If someone was looking at your book what would you tell them that would make them say "I *have* to read this now!"?
I would give them the book’s recipe: add equal parts of sadness, laughter, poetry, punk music, and teen angst. Apply liberally.

What do you hope readers will take from this story?
I hope young readers will be able to put themselves in Gabe LoScuda’s shoes long enough to gain a healthy respect for the over 15 million people out there right now providing unpaid care to Alzheimer’s patients. It’s a thankless, yet essential, job that literally pays no money and often tears families apart in the process. And there’s really not too many people shedding any light on them. I hope No Sad Songs begins to raise awareness for all of the people out there shouldering responsibilities that far exceed their medical abilities. I also hope it encourages young readers to look inward and to use the past as a tool for solving the problems of the future, much like my protagonist does in the book through his study of personal experience, poetry, and even punk rock.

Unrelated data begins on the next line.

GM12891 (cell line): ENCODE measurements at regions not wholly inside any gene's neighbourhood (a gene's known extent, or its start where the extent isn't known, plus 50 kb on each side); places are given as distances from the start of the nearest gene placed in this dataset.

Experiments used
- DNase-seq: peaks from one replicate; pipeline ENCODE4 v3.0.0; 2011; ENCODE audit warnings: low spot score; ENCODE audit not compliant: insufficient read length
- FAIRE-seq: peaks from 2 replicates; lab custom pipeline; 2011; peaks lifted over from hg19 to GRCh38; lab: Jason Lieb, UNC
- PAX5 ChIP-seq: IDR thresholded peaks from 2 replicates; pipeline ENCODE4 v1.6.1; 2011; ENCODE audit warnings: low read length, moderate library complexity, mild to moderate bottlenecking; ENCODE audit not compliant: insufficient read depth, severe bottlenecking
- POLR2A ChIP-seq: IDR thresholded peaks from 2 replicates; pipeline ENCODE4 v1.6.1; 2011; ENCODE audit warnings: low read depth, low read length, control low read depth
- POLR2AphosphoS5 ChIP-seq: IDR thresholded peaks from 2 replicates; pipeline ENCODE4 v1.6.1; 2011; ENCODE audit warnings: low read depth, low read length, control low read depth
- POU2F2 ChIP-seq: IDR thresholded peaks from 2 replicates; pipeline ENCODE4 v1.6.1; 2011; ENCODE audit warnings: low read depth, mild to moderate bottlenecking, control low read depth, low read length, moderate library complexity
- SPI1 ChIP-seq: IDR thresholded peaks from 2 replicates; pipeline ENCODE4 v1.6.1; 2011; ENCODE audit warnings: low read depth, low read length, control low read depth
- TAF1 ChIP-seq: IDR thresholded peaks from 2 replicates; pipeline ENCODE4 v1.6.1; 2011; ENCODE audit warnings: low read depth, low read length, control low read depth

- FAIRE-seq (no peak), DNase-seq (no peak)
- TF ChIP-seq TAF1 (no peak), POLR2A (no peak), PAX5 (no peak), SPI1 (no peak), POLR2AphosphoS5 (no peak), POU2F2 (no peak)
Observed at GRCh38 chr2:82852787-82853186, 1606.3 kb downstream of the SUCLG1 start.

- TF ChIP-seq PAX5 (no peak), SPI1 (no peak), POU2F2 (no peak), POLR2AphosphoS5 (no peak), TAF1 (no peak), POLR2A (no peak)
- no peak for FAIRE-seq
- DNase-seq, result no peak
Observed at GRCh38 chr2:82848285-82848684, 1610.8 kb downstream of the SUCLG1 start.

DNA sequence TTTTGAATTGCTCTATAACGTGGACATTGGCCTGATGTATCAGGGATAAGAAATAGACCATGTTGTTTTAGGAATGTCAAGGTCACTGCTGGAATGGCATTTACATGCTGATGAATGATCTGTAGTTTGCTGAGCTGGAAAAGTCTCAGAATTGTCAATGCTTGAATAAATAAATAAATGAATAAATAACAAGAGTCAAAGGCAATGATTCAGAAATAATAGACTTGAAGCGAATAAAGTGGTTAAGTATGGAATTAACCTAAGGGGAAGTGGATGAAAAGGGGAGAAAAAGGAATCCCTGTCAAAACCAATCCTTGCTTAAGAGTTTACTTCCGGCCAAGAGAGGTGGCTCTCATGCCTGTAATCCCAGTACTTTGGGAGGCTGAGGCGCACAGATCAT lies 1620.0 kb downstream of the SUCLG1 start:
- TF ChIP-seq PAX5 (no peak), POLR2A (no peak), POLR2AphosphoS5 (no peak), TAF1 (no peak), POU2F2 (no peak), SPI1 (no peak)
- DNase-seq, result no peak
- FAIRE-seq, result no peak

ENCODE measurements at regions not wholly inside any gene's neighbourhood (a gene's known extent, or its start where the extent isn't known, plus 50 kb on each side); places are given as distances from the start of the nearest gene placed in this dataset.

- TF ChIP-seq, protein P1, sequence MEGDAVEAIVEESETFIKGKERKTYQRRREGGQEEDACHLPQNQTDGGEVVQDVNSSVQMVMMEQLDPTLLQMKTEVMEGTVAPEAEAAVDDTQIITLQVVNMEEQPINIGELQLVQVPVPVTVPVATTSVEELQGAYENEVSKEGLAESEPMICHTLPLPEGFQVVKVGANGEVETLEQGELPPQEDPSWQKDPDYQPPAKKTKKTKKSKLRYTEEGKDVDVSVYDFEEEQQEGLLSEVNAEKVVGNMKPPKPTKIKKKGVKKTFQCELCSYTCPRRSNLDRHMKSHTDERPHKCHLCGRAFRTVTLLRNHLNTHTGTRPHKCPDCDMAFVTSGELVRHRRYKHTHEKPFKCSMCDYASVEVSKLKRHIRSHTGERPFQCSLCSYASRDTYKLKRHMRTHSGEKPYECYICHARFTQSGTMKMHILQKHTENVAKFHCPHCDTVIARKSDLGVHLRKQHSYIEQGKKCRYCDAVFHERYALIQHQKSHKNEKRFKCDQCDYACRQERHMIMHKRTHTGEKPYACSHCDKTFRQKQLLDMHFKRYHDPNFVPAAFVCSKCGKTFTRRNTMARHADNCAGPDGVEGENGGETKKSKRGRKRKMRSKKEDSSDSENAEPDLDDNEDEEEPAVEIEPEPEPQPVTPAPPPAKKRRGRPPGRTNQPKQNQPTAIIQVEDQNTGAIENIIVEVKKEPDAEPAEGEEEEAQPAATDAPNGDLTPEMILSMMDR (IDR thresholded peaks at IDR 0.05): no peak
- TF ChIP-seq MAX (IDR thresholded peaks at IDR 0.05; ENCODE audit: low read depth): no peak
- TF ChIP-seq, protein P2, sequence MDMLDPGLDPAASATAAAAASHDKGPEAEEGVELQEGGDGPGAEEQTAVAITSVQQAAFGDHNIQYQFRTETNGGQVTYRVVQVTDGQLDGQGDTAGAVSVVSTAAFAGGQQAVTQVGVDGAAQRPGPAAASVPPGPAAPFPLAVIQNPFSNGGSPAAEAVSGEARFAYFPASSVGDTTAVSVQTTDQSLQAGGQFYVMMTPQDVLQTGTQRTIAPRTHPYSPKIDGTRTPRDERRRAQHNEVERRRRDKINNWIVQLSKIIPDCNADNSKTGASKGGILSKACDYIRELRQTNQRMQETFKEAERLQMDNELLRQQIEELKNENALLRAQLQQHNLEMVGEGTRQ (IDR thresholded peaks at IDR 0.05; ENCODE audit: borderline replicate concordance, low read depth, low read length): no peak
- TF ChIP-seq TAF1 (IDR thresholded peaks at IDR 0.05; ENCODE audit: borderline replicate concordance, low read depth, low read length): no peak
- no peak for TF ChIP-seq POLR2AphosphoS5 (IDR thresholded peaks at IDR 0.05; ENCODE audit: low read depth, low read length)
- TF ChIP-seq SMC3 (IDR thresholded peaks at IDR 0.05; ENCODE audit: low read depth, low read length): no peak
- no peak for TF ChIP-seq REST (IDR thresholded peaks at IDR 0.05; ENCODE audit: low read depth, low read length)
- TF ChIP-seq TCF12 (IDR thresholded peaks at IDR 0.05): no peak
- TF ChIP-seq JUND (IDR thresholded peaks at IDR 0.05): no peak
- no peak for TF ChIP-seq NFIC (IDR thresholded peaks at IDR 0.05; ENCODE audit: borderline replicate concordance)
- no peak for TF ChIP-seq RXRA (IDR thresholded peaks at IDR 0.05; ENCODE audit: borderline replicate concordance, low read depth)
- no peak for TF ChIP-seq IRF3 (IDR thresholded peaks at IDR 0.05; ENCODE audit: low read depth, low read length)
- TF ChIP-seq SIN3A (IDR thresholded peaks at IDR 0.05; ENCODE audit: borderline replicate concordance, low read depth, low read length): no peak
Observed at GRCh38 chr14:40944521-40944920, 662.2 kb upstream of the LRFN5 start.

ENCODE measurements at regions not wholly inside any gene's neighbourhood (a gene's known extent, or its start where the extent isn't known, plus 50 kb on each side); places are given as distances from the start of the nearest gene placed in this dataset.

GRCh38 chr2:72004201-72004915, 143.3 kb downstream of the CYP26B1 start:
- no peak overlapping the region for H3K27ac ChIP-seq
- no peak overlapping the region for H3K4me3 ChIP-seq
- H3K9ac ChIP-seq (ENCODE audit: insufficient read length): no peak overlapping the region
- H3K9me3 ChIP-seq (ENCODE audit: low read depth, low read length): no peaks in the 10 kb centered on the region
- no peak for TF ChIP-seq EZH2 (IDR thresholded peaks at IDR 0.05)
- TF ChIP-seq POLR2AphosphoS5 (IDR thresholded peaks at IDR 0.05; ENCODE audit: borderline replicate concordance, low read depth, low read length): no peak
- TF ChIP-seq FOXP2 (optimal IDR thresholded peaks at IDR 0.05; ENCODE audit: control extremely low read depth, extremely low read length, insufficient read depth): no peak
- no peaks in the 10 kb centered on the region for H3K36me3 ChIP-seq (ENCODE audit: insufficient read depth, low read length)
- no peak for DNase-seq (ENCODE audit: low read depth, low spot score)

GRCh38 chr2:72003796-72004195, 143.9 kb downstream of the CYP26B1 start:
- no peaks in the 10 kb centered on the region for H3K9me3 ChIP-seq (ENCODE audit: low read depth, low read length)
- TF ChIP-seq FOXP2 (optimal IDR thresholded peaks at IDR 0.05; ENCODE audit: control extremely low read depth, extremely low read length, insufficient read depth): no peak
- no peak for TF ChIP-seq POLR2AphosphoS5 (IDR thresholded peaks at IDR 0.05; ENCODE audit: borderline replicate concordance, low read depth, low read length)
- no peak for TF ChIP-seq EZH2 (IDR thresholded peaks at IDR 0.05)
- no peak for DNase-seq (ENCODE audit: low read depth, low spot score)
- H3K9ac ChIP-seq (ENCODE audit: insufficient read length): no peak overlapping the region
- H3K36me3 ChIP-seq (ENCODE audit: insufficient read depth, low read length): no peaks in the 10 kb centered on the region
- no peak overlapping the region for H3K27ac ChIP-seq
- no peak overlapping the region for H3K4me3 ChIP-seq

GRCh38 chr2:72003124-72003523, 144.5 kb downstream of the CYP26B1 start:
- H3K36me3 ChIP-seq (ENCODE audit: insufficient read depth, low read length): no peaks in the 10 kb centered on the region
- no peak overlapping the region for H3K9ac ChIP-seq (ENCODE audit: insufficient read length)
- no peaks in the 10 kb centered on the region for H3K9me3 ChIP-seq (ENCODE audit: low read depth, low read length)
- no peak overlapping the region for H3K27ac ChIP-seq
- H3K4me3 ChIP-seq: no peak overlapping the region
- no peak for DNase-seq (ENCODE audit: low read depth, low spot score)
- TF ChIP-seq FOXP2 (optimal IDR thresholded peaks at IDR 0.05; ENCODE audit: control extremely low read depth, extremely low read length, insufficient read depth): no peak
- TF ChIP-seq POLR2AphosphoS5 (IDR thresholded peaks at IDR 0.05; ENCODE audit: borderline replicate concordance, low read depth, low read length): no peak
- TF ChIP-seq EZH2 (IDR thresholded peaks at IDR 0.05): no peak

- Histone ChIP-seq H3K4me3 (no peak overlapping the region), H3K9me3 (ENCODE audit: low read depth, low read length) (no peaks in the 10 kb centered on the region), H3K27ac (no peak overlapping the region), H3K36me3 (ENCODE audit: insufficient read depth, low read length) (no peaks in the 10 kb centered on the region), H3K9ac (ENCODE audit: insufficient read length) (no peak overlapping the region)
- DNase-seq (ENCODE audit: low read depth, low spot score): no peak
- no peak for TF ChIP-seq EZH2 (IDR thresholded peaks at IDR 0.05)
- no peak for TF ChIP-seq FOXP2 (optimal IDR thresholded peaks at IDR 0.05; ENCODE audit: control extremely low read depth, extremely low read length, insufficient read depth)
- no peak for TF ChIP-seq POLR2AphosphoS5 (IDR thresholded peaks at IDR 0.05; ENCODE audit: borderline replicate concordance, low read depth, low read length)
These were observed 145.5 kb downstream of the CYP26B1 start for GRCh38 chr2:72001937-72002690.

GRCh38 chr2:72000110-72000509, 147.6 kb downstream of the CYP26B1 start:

How long did it take for you to complete No Sad Songs?
I began writing No Sad Songs as a short assignment in one of the first courses I took towards my MFA in Fiction. It was literally the first assignment in the first course: Writing for Young Adults. I’d never written a single word of YA in my life, but I wrote the first chapter of No Sad Songs and nothing ever felt more right in the world to me. The rest of the book flowed out of the pen over the course of that following year. Then I went back and did rewrites with the help of my publisher and master editor, Mr. Jon Wilson, at Fish Out of Water Books. That took another year and some change. Then came the act of getting it out there to reviewers and other authors. So, in sum, I’d say it was verging on a three year process before the book was finally released. Pretty standard in the publishing industry, I’d say.

What part was the hardest part to write; the start, middle, or end?